We are searching data for your request:
Upon completion, a link will appear to access the found materials.
The painting by Alexei Kondratievich Savrasov is unique in that it is an amazing play of light and shadow. The painting “At the Gates of the Monastery” is included in the famous rainbow cycle of the artist’s paintings, even though its significance is shaded - we see the rainbow somewhere behind the trees, in the thicket of the forest. A.
An alarming landscape with clouds hanging over the temple and pine trees pulls a heavy sky, which is about to be ready to spill out with a biting summer downpour. The languid summer heat descends from the smooth water surface, languorfully gives away from the buzzing fresh bushes, all the smells of nature are aggravated and soar uncontrollably over the slope.
As often happens during a midday thunderstorm in the summer - from where the scorching sunlight comes down to the earth, but in Savrasov’s painting he doesn’t look blindingly cruel, on the contrary, the ray of light is scattered, wide, he illuminated the monastery entrance and people were drawn to cool light white stone temple. The silence of the monastery backwater is broken only occasionally by audible splashes of water in the lowlands, by the leisurely steps of people calmly leaving for their cells. A rainbow illuminates the sky with its brilliance and is about to ready to hide somewhere in the air, disappearing until the next sun.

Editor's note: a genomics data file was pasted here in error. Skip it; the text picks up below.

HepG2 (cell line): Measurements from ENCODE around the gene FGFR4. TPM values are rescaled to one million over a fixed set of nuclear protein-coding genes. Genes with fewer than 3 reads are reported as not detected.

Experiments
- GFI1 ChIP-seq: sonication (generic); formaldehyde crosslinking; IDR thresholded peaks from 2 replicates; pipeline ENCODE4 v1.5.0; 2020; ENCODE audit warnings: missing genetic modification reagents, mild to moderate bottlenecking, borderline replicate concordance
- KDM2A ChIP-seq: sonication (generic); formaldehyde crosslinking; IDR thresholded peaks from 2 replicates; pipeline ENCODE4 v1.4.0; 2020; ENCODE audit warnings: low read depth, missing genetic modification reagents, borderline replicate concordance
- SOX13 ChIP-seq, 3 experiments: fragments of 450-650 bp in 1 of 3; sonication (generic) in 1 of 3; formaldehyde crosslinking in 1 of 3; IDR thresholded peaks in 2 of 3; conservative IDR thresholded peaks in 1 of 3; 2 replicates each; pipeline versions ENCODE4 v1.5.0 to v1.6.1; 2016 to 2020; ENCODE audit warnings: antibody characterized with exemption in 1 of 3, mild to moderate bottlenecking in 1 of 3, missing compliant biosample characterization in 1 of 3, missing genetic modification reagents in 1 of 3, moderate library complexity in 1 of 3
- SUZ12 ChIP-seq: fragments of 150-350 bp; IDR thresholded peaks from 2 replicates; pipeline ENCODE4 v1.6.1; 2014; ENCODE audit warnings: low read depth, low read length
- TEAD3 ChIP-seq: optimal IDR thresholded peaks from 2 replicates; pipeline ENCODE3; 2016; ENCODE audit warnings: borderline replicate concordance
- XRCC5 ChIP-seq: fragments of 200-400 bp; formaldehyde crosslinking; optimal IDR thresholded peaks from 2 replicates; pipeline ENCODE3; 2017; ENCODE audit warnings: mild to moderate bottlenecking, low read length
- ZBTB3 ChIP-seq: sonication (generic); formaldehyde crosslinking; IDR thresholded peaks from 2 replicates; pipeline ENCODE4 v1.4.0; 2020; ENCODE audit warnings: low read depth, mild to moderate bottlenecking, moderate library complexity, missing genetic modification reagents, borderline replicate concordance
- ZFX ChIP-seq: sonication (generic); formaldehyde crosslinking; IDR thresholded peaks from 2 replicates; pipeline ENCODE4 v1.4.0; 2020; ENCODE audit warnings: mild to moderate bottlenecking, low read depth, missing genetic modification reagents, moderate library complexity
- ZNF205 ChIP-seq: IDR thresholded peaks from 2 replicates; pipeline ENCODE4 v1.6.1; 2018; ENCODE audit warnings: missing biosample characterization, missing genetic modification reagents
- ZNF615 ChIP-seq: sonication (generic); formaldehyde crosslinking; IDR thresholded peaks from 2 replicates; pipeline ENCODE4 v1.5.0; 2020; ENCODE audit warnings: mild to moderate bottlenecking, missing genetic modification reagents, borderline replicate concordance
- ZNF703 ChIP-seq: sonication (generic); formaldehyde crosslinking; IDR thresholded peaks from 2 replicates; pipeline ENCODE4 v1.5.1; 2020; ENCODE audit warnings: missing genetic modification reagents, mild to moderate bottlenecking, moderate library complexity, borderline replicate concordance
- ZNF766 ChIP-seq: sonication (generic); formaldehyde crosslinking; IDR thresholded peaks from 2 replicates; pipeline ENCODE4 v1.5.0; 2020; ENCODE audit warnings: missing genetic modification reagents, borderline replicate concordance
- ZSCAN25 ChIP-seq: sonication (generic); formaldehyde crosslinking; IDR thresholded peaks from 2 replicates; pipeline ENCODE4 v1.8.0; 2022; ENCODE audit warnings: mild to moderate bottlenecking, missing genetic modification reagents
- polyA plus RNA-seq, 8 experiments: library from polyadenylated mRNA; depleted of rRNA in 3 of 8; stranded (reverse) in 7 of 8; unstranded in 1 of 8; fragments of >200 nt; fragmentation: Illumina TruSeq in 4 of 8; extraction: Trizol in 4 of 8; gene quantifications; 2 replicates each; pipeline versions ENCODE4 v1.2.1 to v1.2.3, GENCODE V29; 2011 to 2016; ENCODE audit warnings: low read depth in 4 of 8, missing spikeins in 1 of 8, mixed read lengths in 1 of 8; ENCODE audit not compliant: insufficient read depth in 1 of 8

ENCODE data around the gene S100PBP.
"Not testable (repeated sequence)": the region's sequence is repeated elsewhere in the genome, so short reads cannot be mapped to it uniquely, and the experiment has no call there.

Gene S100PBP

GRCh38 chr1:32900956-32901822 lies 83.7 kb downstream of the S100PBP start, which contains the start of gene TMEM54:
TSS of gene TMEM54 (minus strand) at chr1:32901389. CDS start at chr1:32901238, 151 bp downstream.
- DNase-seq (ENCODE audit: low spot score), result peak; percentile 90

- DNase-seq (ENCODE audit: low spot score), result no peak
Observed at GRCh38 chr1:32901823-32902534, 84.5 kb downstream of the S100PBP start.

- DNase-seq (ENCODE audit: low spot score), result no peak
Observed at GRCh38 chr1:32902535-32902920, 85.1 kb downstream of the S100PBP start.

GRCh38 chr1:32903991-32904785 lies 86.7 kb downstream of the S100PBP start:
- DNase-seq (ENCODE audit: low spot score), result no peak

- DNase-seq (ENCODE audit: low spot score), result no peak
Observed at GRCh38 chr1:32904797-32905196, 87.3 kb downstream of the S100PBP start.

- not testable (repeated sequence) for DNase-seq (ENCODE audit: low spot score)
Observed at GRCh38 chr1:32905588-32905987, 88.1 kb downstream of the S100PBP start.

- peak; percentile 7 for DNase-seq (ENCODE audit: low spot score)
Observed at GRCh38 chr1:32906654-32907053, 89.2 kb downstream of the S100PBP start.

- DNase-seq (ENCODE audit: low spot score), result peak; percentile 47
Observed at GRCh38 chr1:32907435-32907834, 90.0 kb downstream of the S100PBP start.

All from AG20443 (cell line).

Savrasov's artistic skill is presented in all its glory to the audience in every smallest detail of the landscape, in every leaf of birch, reflecting the sun's glare. The picture attracts the eye not only with such charming highlighted places as, say, the birch-tree slope, but also with houses on a hill, glare on the water, plants in their lush flowering.
The answer to the question - why exactly this landscape attracted the attention of the artist lies in his special attitude to this place in Sergiev Posad near Moscow. The monastery "Kinovia" depicted in the picture is just in those neighborhoods where the artist so often rested with his family.
Painting Mans Breakfast on the Grass